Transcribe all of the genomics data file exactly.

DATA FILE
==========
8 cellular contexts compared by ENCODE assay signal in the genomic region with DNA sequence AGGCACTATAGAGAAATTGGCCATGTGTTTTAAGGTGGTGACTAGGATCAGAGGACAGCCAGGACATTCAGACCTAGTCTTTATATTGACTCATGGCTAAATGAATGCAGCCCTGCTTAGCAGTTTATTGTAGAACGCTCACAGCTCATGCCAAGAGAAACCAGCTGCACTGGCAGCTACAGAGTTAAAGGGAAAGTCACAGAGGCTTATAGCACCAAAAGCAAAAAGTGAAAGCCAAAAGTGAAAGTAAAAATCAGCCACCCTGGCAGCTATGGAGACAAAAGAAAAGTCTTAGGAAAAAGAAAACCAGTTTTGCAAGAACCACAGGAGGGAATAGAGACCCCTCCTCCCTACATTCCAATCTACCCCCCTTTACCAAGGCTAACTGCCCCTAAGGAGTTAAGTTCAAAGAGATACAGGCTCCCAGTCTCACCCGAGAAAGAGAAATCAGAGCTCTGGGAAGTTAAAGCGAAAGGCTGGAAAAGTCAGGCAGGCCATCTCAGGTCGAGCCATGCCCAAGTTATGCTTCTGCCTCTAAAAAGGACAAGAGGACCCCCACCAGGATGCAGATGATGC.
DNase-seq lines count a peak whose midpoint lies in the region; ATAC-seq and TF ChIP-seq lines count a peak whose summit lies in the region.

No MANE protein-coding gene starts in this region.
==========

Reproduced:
8 cellular contexts compared by ENCODE assay signal in the genomic region with DNA sequence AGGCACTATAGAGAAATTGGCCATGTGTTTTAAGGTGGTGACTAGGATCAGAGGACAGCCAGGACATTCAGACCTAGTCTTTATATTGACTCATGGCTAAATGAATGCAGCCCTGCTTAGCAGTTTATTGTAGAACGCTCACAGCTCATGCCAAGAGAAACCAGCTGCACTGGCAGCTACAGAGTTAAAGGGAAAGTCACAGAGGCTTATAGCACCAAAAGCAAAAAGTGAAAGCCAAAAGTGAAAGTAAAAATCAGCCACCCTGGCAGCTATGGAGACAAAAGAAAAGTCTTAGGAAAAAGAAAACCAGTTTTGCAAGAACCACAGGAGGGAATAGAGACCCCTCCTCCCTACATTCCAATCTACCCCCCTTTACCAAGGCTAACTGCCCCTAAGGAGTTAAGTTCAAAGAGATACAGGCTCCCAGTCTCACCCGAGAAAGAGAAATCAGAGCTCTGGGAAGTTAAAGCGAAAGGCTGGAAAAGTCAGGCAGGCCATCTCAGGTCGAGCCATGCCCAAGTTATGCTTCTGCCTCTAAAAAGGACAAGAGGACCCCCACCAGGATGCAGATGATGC.
DNase-seq lines count a peak whose midpoint lies in the region; ATAC-seq and TF ChIP-seq lines count a peak whose summit lies in the region.

No MANE protein-coding gene starts in this region.